All rooms and walls are inspected for cracking and dents or scratches that may have been caused from others bumping into the walls. They are also inspected to make sure no bumps are left on the walls from splashed plaster or water. All rooms are checked to make sure all plaster is knocked out of the outlets so the electrician can install the sockets and to make sure no tools are left behind. This leaves the walls ready for the painters and finishers to come in and do their trade.
Interior plastering techniques
The home owner and the plasterer's boss will usually decide beforehand what styles they will use in the house. Typically walls are smooth and sometimes ceilings. Usually a homeowner will opt to have the ceilings use a "texture" technique as it is much easier, faster, and thus cheaper than a smooth ceiling.
The plasterer quotes prices based on techniques to be used and board feet to be covered to the contractor or homeowner before work begins. The board feet is obtained by the hangers or estimated by the head subcontractor by counting the wallboards that come in an industry standard of 8' to 12' long. He then adds in extra expenses for soffits and cathedral ceilings.
Ceiling second or first
Typically if the ceiling is to be smooth it is done first, before the walls. If it is to be textured, it is done after the walls.
The reason for this is that invariably when a ceiling is being worked on plaster will fall and splash onto the walls. However a texture mix doesn't need to be smoothed out when it starts to set:
thus a retardant such as "Cream of tartar" or sugar can be used to prolong the setting time, and is easily scraped off the walls.
and since time is not as restraining of a factor on textured ceilings a large mix, or back-to-back mixes can be done and all ceilings covered at the same time.
another reason is that a bird is usually run along the top corner after doing a smooth ceiling, then it is easier to maintain this edge by doing the wall last. But a textured ceiling normally doesn't need to be birded, only blended in with a very wet paint brush. In this case the wall is done first and the corner formed with the bird.
The first thing the plasterer tends to do is go over all the mesh-taped seams of the walls he is about to cover; in a very thin swatch. The wallboard draws moisture out of this strip so when the plasterer goes over it again when doing the rest of the wall it will not leave an indented seam that needs further reworking.
He then fills in the area near the ceiling so he will not have to stretch to reach it during the rest of the wall; And he forms the corner with his bird. This saves much needed time as this process is a race against the chemical reaction.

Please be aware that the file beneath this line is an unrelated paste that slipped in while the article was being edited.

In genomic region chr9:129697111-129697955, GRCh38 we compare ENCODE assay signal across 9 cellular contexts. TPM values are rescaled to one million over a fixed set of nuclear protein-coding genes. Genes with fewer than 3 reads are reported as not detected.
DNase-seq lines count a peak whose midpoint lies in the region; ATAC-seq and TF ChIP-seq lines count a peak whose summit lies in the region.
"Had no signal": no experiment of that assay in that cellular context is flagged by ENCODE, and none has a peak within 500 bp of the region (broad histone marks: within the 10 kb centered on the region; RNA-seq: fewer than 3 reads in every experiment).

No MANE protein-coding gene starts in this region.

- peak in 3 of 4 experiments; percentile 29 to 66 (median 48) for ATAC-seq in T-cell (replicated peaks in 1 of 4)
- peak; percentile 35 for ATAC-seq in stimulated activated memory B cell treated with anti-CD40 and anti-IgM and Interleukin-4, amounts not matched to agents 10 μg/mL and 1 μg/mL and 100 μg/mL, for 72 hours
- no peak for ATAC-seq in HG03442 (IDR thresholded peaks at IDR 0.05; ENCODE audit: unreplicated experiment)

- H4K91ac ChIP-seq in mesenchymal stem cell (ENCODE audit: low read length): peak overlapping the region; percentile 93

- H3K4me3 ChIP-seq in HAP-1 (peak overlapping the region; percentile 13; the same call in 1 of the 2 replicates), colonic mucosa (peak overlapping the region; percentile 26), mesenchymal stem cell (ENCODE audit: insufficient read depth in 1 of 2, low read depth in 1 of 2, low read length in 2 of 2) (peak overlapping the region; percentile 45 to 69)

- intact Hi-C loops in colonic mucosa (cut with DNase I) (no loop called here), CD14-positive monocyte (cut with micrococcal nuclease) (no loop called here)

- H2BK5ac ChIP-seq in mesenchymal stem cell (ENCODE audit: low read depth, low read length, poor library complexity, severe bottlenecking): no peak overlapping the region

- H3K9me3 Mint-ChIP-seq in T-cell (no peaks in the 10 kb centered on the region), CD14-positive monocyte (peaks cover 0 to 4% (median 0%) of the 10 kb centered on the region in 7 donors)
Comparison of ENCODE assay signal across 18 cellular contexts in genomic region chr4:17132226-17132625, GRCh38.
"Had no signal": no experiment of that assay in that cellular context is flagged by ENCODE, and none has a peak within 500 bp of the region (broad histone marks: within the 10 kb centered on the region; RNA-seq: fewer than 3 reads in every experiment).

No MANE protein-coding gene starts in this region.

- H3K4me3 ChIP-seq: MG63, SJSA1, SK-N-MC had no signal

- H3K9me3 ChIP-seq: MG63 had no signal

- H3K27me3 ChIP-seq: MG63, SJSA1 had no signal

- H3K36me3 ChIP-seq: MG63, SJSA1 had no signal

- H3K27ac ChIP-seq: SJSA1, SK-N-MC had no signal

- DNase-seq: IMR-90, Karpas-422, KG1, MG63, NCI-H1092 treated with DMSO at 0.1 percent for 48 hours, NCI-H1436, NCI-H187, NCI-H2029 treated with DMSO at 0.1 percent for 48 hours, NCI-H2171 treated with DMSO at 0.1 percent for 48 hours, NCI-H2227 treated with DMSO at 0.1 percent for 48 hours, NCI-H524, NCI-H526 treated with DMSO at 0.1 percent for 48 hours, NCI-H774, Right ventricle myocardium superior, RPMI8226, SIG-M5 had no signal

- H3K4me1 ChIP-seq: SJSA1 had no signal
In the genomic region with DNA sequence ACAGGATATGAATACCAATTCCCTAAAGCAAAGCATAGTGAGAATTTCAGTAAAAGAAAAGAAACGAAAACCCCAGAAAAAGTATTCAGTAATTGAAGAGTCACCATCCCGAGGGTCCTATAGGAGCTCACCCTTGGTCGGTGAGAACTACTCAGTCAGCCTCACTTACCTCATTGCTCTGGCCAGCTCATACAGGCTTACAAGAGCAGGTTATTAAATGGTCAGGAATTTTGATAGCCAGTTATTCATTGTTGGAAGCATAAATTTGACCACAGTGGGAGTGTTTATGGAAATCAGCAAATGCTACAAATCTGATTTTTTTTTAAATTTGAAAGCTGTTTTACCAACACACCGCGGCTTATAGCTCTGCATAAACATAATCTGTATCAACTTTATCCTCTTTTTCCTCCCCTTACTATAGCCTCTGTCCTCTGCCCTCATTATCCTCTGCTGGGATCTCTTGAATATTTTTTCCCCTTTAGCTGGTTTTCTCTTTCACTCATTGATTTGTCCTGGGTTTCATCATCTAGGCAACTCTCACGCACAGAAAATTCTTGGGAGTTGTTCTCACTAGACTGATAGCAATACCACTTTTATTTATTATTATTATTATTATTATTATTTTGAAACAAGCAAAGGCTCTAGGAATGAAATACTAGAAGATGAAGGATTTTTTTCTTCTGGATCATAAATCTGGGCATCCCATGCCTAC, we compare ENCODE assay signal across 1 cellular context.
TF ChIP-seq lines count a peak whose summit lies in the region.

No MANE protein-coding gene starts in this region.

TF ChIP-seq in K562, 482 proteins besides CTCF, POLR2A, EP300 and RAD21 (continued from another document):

From the mix table the plasterer scoops some "mud" onto the center of his hawk with his trowel. Holding the hawk in his off-hand and his trowel in his primary the plasterer then scoops a bulging roll of plaster onto his trowel. this takes a bit of practice to master, especially with soupy mixes.
Then holding the trowel parallel to the wall and at a slight angle of the wrist he tries to uniformly roll the plaster onto the wall. In a manner similar to a squeegee. He starts about an inch above the floor and works his way upwards to the ceiling. Care is taken to be uniform as possible as it helps in the finishing phase.
Depending on the setting time of the plaster. once the moisture of the plaster starts to be drawn by the board a second pass is made. this is called knocking down. it is much like applying paint with a roller in wrist action and purpose. to smooth out any lines and fill in any major voids that will make extra work once the plaster starts to truly set. very little pressure is applied and the trowel is kept relatively flat towards the wall.
Sometimes an accelerant will be added to a mix to hasten the time delay from the initial mixing phase to when the plaster starts to set. This is normally done on cold days when setting is delayed or for small jobs to minimize the wait.
Once the plaster is on the wall and starts to set (this can be determined by the table that sets first), the plasterer gingerly sprinkles water onto the wall; this helps to stall the setting and to create a slip. He then uses his trowel and often a wetted felt brush held in the opposite hand and lightly touching the wall ahead of the trowel to work this slip into any small gaps (known as "catfaces") in the plaster as well as smooth out the rough lay-on and flatten any air bubbles that formed during setting.
This is a crucial time because if the wall gets too hard it is nearly impossible to fill in any gaps as the slip will no longer set with the wall and will instead just dry and fall out. This leads to the need of what is called "grinding" as one must go over the hard wall again and again trying to smooth out the hardened wall and any major catfaces must be filled in with a contour putty, joint compound, or reworked by blending in a fresh, thin coat.
The finished wall will look glossy and uniformly flat and is smooth to the touch. After a few days it will become chalky white and can then be painted over.